heavy guns on the ridge compelled me to withdraw the cavalry under cover, and advance the infantry skirmishers to protect it, and make the enemy display his force. Some time elapsed after the shelling commenced before the skirmishers were able to come to my support. Those on the right of the road deployed from their cover and made an effective fire; but I regret to say that the Fourteenth Regulars, mishearing or misconstruing the order to move, made a splendidly gallant but disastrous charge in line of battle to the river bank, and only halted and laid down in part, after repeated orders, evidently unheard amid the noise. Several of these brave men fell, dead or mortally wounded; but their charge was apparently understood by the enemy to be an attempt to force the river, and instantly drew the fire of eight guns in position on the crests opposite to the ford, and caused the deployment of one or two regiments of infantry on the opposite bank. The infantry seemed to be drawn in part from behind a ridge on which their guns were placed, and in rear of which I learned there were several regiments. The three objects of my scrutiny being effected, I withdrew the forces from fire as soon as possible, bringing off our dead and wounded.
If I knew the names of all the officers commanding the infantry supporting me, I should be glad to express my thanks for their ready service and efforts to second my wishes.
If it is not improper, I should be glad to bear my testimony to the courage with which my deceased officer, Captain M. C. Pratt, confronted his fate, and to the gallant behavior of my second officer, Captain Casper Crowninshield; also Lieutenant Blagden, Lieutenant Davis, and the men of their command; also Lieutenant Forbes.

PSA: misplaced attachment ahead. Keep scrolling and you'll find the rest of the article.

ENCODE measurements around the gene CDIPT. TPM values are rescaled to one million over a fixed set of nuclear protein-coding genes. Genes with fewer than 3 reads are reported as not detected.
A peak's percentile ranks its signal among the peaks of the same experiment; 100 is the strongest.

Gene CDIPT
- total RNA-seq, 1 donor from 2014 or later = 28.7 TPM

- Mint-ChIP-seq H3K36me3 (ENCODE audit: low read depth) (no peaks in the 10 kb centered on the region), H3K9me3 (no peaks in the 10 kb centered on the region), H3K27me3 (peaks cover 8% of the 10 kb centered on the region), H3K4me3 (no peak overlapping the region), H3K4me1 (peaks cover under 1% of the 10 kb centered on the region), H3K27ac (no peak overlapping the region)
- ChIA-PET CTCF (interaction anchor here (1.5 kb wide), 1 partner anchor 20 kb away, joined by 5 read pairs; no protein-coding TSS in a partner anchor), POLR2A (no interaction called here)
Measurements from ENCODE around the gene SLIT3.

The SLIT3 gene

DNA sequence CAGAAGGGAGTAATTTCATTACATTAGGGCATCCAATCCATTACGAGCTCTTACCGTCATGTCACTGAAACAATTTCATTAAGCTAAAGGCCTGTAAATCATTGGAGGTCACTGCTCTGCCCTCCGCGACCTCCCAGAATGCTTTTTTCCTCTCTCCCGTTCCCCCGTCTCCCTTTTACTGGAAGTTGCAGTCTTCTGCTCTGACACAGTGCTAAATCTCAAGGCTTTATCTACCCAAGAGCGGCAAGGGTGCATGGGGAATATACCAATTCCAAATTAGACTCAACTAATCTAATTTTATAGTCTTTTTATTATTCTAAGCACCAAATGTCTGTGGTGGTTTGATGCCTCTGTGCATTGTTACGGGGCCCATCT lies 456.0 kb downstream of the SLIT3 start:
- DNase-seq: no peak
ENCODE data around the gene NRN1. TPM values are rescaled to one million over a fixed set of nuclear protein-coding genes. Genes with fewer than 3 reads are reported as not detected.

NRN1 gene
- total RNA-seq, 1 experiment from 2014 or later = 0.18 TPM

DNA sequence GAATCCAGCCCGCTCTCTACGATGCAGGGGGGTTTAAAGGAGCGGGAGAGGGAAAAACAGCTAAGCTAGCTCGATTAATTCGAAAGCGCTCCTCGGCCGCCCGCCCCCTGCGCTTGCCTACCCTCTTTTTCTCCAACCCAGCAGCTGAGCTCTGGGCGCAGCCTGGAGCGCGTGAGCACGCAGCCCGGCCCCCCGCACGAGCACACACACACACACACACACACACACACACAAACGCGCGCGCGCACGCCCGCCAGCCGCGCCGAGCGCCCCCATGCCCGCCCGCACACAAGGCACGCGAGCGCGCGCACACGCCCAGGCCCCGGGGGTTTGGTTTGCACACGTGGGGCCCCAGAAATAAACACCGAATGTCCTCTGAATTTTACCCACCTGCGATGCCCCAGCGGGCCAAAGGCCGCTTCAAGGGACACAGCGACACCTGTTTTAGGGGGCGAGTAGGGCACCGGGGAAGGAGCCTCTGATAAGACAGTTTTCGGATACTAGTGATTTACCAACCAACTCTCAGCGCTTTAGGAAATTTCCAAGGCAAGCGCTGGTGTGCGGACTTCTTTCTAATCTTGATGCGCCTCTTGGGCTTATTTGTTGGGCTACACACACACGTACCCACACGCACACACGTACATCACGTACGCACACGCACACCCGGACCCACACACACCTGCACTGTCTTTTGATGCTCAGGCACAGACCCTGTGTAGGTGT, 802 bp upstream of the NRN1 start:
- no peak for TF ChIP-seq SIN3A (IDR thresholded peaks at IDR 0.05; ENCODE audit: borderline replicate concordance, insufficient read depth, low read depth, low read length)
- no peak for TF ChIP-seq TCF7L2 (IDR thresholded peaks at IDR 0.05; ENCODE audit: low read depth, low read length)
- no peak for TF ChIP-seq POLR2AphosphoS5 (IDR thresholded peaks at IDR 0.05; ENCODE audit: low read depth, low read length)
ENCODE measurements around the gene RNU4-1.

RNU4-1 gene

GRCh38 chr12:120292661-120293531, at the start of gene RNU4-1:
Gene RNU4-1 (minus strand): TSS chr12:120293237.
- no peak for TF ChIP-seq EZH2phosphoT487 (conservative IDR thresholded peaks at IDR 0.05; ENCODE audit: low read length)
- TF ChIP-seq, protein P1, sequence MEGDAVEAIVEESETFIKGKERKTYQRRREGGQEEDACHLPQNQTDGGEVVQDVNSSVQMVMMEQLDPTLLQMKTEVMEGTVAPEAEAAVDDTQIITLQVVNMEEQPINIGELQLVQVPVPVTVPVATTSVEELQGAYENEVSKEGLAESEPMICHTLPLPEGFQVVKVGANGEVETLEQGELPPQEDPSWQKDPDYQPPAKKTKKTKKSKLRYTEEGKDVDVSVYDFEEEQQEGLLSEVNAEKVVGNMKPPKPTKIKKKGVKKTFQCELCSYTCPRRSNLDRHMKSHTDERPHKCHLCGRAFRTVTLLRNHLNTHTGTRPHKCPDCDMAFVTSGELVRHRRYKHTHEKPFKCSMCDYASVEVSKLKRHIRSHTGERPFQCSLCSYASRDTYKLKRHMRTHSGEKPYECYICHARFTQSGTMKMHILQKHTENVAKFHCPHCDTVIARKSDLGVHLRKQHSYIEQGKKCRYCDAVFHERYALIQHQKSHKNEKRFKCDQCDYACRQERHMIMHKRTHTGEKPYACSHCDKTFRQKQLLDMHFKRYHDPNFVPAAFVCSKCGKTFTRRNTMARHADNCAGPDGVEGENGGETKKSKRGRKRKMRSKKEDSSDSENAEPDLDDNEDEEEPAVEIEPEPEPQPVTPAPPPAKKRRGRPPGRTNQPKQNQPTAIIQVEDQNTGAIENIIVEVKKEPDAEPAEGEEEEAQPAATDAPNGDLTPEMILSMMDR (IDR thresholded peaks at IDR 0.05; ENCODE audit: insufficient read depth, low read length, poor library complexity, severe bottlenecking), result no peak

I have not been able to obtain an official statement of the killed and wounded in this affair, although I am promised one, if possible, to-night.
I have the honor to be, general, your obedient servant,
HORACE BINNEY SARGENT,
Lieutenant Colonel First Mass. Cav., Commanding, Escort, Fifth Army Corps.
Commanding Fifth Army Corps.
Report of Captain John D. O'Connell, Fourteenth U. S. Infantry, of reconnaissance to, and skirmish at, Snicker's Gap.
FIRST BRIGADE OF REGULARS, SYKES' DIVISION.
Camp in Snicker's Gap, Va., November 4, 1862.
COLONEL: In accordance with instructions, I left camp on the 3rd instant, in command of the Fourteenth Infantry, consisting of two battalions, the first numbering 178, and the second 121, including commissioned officers, making a total of 299, to join a portion of the Second Brigade of Regulars and some Massachusetts cavalry, in command of Lieutenant Colonel Sargent, to make a reconnaissance in the direction of the Shenandoah River. Having formed the line of battle, the Fourteenth Infantry occupying the right of the infantry, the cavalry the road and portions of the wood to the front, the infantry front covered by a line of skirmishers, I was directed by Captain Bootes, Sixth Infantry, senior officer of the arm, to march so that my right would be near the road, and hidden from the enemy. We passed over fields and through groves of timber, meeting with but little resistance until arriving near